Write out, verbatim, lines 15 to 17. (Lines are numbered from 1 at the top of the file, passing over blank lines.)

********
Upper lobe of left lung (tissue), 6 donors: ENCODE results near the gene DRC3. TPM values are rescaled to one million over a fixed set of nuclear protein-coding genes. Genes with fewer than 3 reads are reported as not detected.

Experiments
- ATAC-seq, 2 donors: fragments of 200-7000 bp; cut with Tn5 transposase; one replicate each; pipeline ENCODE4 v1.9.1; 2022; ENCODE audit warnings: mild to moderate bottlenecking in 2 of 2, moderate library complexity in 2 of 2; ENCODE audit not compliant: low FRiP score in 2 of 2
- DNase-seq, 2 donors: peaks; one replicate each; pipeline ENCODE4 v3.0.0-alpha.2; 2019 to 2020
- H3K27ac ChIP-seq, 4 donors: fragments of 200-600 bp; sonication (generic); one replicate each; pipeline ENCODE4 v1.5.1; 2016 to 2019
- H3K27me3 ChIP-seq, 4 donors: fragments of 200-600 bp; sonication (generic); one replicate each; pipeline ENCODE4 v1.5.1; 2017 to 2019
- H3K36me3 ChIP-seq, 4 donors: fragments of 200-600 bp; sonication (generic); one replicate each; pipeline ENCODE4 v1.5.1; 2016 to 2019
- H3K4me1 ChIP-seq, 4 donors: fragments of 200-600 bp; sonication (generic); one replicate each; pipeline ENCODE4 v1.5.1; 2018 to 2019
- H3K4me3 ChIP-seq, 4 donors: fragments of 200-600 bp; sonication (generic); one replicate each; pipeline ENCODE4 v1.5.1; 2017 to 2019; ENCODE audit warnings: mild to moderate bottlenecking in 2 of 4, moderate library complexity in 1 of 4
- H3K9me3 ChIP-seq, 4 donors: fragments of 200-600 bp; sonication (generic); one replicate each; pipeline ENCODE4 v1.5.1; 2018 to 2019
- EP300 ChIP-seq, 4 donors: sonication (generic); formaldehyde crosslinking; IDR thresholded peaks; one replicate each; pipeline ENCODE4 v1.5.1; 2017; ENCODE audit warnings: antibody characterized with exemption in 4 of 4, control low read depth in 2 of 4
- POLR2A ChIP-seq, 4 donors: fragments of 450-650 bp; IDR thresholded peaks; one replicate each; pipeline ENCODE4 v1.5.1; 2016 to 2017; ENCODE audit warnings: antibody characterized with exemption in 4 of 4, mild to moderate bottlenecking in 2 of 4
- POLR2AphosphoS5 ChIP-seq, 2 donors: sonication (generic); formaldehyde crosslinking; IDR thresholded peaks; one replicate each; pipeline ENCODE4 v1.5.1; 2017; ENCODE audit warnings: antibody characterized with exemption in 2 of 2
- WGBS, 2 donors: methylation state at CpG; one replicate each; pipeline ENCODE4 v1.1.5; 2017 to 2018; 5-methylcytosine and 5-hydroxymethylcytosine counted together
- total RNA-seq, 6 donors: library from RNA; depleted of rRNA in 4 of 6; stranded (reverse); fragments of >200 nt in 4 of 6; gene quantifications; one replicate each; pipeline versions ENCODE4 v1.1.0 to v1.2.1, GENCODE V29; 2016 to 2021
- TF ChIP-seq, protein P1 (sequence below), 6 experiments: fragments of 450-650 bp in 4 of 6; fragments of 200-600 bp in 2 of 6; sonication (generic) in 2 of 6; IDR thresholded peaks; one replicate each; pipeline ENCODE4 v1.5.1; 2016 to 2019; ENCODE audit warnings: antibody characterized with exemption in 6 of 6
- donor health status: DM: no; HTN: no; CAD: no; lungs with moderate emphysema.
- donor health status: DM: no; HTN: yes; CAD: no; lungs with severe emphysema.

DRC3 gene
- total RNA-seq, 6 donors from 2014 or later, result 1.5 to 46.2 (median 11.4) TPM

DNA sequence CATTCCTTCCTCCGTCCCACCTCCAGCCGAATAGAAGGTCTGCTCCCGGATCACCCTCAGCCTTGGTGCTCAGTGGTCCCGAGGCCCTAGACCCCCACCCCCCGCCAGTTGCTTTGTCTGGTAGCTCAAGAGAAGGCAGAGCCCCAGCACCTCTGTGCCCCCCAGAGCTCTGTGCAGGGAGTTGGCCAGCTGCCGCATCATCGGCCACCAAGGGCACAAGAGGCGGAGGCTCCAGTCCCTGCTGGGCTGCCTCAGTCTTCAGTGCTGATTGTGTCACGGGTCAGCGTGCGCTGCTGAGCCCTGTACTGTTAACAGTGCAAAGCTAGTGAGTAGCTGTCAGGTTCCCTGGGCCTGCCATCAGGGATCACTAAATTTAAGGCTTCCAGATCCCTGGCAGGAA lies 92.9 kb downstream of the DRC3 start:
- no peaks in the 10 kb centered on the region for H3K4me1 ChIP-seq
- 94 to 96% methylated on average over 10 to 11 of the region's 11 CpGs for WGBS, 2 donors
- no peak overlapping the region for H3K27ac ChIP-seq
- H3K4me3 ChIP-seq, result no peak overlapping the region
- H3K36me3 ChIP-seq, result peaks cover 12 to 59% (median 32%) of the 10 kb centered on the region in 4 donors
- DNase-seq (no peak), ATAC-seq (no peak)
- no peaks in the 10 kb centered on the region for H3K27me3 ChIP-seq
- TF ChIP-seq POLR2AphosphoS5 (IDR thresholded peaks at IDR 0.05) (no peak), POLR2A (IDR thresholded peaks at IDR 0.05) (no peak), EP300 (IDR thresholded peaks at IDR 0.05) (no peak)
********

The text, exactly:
- total RNA-seq, 6 donors: library from RNA; depleted of rRNA in 4 of 6; stranded (reverse); fragments of >200 nt in 4 of 6; gene quantifications; one replicate each; pipeline versions ENCODE4 v1.1.0 to v1.2.1, GENCODE V29; 2016 to 2021
- TF ChIP-seq, protein P1 (sequence below), 6 experiments: fragments of 450-650 bp in 4 of 6; fragments of 200-600 bp in 2 of 6; sonication (generic) in 2 of 6; IDR thresholded peaks; one replicate each; pipeline ENCODE4 v1.5.1; 2016 to 2019; ENCODE audit warnings: antibody characterized with exemption in 6 of 6
- donor health status: DM: no; HTN: no; CAD: no; lungs with moderate emphysema.